If you have an interest in a foreign pension or deferred compensation plan, you have to report this interest on Form 8938 if the value of your specified foreign financial assets is greater than the reporting threshold that applies to you.
13. How do I value my interest in a foreign pension or deferred compensation plan for purposes of reporting this on Form 8938?
In general, the value of your interest in the foreign pension plan or deferred compensation plan is the fair market value of your beneficial interest in the plan on the last day of the year.   However, if you do not know or have reason to know based on readily accessible information the fair market value of your beneficial interest in the pension or deferred compensation plan on the last day of the year, the maximum value is the value of the cash and/or other property distributed to you during the year.  This same value is used in determining whether you have met your reporting threshold.
If you do not know or have reason to know based on readily accessible information the fair market value of your beneficial interest in the pension plan or deferred compensation plan on the last day of the year and you did not receive any distributions from the plan, the value of your interest in the plan is zero.  In this circumstance, you should also use a value of zero for the plan in determining whether you have met your reporting threshold.  If you have met the reporting threshold and are required to file Form 8938, you should report the plan and indicate that its maximum is zero.
14. I am a U.S. taxpayer and have earned a right to foreign social security.  Do I need to report this on Form 8938?
Payments or the rights to receive the foreign equivalent of social security, social insurance benefits or another similar program of a foreign government are not specified foreign financial assets and are not reportable.
15. If I have to file Form 8938, am I required to report all of my specified foreign financial assets regardless of whether the assets have a de miminis maximum value during the tax year?
If you meet the applicable reporting threshold, you must report all of your specified foreign financial assets, including the specified foreign financial assets that have a de minimis maximum value during the tax year.  For exceptions to reporting, see Exceptions to Reporting on page 6 of the instructions for Form 8938.
16.  I filed my income tax return but now realize that I should have filed Form 8938 with my return, what should I do?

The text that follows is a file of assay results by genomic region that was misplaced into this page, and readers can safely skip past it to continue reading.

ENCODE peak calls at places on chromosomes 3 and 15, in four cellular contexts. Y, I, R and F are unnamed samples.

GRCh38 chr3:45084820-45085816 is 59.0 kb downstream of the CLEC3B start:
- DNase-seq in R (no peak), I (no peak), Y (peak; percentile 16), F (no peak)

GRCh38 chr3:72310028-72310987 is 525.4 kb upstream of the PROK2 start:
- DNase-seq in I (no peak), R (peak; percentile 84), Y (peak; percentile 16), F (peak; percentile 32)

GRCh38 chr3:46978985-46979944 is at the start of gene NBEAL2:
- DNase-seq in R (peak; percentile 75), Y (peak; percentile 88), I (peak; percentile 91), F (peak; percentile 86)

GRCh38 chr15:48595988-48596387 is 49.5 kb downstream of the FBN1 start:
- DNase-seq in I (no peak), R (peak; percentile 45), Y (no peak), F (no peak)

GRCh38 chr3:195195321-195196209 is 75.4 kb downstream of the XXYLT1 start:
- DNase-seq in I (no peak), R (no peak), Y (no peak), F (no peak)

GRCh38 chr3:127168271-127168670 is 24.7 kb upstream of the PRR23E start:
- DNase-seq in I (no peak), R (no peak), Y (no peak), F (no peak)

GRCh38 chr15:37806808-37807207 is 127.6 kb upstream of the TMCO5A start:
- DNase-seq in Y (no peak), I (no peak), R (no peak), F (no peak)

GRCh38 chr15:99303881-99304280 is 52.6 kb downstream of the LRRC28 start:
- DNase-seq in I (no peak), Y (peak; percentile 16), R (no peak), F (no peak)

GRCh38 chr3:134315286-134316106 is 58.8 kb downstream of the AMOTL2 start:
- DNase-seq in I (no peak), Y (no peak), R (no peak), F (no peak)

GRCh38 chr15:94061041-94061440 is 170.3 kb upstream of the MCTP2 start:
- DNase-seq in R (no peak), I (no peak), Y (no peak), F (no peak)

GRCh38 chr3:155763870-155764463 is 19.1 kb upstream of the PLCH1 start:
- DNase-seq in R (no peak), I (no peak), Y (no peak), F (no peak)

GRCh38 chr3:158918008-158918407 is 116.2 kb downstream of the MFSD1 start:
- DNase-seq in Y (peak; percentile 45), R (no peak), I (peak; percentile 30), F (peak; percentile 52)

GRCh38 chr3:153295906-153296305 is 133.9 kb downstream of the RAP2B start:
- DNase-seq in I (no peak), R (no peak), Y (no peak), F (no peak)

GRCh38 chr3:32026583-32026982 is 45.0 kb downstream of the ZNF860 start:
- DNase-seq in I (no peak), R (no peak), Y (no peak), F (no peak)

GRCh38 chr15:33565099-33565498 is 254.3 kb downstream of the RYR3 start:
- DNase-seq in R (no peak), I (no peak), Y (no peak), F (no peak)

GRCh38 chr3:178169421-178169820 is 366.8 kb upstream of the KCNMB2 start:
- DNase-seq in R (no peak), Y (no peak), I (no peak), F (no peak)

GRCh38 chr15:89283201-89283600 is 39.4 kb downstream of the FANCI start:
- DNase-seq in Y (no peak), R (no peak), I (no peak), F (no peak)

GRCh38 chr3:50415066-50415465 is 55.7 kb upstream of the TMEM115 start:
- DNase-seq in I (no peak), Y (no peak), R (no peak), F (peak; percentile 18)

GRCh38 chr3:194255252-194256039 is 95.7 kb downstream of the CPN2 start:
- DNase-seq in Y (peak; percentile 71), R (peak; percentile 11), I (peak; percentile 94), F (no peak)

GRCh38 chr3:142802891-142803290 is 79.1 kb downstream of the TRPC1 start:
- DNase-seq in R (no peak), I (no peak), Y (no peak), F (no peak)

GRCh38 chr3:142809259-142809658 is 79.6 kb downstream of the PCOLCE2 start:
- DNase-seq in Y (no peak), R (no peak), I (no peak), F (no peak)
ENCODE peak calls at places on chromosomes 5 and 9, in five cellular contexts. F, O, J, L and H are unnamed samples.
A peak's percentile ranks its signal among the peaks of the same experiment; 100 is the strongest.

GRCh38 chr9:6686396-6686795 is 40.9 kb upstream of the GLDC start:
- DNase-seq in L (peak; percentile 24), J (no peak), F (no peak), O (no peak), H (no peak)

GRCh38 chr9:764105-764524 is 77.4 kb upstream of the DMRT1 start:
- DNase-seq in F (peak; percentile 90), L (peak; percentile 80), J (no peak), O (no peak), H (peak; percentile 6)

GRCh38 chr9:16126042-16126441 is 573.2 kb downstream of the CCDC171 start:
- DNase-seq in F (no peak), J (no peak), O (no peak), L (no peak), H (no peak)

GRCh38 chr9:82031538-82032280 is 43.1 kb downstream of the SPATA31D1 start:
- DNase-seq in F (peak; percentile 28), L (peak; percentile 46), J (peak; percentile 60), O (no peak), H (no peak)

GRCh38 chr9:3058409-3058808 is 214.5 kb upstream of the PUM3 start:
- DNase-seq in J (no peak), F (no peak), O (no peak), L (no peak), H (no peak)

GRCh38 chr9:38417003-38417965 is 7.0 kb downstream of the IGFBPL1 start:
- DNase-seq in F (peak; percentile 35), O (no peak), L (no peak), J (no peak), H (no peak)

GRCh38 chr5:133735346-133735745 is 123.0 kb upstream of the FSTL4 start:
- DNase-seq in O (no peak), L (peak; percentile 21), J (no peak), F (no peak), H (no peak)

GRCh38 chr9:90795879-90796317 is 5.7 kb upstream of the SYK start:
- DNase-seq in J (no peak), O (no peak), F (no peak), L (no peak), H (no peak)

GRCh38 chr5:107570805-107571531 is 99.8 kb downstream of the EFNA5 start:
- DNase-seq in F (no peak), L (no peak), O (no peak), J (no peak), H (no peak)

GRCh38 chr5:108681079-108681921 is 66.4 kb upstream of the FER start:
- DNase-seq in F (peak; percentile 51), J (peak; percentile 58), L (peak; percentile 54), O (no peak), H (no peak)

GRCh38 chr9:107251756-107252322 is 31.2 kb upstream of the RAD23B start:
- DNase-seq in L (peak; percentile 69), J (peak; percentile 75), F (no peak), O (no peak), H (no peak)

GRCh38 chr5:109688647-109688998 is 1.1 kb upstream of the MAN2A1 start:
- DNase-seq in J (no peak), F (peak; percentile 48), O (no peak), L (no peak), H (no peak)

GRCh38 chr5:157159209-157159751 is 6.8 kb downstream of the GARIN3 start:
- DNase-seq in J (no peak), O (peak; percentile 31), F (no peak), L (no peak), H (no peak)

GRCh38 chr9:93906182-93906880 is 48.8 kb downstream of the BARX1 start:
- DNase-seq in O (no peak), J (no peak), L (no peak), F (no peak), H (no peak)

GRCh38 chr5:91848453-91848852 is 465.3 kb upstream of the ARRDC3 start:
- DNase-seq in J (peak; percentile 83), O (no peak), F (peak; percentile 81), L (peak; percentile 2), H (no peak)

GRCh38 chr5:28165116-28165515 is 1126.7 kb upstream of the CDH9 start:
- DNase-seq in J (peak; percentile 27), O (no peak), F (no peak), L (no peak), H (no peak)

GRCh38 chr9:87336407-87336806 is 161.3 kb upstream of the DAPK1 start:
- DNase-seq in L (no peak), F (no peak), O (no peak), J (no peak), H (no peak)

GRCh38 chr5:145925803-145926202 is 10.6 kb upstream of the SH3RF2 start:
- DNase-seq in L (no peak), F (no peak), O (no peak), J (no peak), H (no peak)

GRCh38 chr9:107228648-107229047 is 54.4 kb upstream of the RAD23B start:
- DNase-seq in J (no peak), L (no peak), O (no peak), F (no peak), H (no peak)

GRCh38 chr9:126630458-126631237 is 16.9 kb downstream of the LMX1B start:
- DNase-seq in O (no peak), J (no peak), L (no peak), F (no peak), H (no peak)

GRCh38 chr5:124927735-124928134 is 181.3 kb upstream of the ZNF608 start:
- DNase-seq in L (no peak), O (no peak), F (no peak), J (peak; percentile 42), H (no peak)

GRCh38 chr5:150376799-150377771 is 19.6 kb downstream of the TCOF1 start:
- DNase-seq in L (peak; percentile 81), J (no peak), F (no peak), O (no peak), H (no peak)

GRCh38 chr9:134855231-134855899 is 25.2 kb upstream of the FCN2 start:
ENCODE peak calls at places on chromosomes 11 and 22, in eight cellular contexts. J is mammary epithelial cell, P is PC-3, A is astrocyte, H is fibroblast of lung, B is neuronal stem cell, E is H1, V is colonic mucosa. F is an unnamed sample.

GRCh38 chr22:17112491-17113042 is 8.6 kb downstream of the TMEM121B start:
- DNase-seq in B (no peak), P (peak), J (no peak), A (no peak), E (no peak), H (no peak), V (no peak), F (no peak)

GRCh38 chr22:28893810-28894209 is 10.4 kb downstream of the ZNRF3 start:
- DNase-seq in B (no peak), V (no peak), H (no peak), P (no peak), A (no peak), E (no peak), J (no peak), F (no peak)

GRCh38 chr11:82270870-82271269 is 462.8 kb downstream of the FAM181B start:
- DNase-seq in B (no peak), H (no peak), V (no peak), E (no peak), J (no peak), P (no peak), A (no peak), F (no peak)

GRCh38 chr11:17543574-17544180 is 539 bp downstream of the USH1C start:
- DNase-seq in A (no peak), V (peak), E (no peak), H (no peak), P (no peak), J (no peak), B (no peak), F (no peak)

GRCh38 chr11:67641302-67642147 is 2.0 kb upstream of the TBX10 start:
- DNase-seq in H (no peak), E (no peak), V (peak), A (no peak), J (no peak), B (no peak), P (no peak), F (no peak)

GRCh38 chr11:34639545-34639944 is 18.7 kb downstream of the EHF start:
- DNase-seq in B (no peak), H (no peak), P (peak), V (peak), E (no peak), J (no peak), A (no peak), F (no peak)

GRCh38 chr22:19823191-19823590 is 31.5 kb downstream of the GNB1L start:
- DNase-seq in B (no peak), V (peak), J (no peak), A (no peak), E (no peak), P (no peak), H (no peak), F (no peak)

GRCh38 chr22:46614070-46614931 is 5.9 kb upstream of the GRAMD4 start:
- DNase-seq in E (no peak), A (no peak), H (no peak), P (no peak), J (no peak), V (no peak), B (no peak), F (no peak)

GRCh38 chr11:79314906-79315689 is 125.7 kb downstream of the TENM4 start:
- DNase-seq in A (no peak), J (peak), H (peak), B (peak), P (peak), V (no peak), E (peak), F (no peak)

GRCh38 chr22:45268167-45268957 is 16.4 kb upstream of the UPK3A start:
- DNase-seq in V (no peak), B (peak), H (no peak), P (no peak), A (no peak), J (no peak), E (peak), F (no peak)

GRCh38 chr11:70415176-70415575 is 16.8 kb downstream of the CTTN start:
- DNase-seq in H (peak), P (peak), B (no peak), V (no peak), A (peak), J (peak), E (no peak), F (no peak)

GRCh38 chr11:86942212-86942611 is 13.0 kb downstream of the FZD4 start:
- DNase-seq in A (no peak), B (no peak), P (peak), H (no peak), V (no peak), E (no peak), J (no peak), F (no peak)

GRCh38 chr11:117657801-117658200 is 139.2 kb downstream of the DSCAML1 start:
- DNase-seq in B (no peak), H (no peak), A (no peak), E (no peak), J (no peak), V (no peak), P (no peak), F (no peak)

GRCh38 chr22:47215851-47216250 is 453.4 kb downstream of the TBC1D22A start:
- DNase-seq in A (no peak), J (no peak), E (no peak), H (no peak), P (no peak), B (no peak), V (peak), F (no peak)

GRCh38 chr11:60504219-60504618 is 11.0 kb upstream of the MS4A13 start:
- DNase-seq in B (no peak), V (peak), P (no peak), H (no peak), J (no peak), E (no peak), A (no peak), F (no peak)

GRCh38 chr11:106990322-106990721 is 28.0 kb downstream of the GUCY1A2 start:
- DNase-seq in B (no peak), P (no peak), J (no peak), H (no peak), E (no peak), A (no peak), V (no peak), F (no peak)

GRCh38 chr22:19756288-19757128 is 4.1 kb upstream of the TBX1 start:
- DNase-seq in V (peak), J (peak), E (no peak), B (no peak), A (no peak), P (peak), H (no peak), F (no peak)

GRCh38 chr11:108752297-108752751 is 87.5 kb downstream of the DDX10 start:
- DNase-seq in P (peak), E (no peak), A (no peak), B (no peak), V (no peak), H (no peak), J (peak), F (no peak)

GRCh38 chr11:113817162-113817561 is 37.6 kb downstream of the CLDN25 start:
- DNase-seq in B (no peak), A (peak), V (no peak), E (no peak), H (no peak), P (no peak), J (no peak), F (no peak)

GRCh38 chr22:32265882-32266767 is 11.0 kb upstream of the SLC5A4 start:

If you omitted Form 8938 when you filed your income tax return, you should file Form 1040X, Amended U.S. Individual Income Tax Return, with your Form 8938 attached.
17.  Do I have to file both Form 8938 and Form TD F 90-22.1, Report of Foreign Bank and Financial Accounts (FBAR)?
The filing of Form 8938 does not relieve you of the separate requirement to file the FBAR if you are otherwise required to do so, and vice-versa.  Depending on your situation, you may be required to file Form 8938 or the FBAR or both forms, and certain foreign accounts may be required to be reported on both forms.
18.  I have numerous specified foreign financial assets to report on Form 8938.  Is there a continuation sheet for the Form 8938? 
If you have more than one account or asset to report in Part I or Part II of Form 8938, or more than one issuer or counterparty to report in Part II of Form 8938, copy as many blank Parts I and/or II as you need to complete, and attach them to Form 8938.  Check the “If you have attached additional sheets, check here” box at the top of Form 8938.
19.  I directly hold tangible assets for investment, such as art, antiques, jewelry, cars and other collectibles, in a foreign country.  Do I need to report these assets on Form 8938?
No.  Directly held tangible assets, such as art, antiques, jewelry, cars and other collectibles, are not specified foreign financial assets.
20.  I directly hold precious metals for investment, such as gold, in a foreign country.  Do I need to report these assets on Form 8938?
No.  Directly held precious metals, such as gold, are not specified foreign financial assets.  Note, however, that gold certificates issued by a foreign person may be a specified foreign financial asset that you would have to report on Form 8938, if the total value of all your specified foreign financial assets is greater than the reporting threshold that applies to you.
21.  This tax year I sold precious metals that I held for investment to a foreign person.  Do I have to report the sales contract on Form 8938? 
The contract with the foreign person to sell assets held for investment is a specified foreign financial asset investment asset that you have to report on Form 8938, if the total value of all your specified foreign financial assets is greater than the reporting threshold that applies to you.
22.  I have a safe deposit box at a foreign financial institution.  Is the safe deposit box itself considered to a financial account?   
No, a safe deposit box is not a financial account.
23.  Am I required to hire a certified appraiser or actuary to determine the fair market value of a specified foreign financial asset?  For example, if I have a foreign defined benefit plan, am I required to obtain the services of an actuary?